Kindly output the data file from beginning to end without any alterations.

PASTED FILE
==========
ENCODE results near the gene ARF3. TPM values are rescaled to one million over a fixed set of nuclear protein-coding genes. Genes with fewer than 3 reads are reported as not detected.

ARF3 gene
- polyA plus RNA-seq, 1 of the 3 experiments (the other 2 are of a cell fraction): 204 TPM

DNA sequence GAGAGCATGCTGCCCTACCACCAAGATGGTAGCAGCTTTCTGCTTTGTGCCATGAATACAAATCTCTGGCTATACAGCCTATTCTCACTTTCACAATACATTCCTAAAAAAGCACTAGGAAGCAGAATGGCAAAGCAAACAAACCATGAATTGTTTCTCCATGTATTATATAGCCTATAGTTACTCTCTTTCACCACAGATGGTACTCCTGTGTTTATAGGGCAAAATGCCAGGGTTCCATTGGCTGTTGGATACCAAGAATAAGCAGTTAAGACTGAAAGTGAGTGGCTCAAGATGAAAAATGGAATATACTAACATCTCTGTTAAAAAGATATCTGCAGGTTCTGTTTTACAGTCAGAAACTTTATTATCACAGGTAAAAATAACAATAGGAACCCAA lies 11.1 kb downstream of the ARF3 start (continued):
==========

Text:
ENCODE results near the gene ARF3. TPM values are rescaled to one million over a fixed set of nuclear protein-coding genes. Genes with fewer than 3 reads are reported as not detected.

ARF3 gene
- polyA plus RNA-seq, 1 of the 3 experiments (the other 2 are of a cell fraction): 204 TPM

DNA sequence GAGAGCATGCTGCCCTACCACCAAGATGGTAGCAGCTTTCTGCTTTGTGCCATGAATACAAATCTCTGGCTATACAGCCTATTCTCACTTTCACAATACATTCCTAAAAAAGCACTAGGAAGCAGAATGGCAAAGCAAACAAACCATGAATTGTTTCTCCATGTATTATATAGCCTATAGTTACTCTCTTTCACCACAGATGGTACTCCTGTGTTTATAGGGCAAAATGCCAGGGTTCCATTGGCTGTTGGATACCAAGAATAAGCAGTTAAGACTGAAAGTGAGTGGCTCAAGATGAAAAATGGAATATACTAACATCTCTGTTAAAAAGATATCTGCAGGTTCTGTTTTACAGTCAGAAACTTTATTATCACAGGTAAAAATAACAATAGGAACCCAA lies 11.1 kb downstream of the ARF3 start (continued):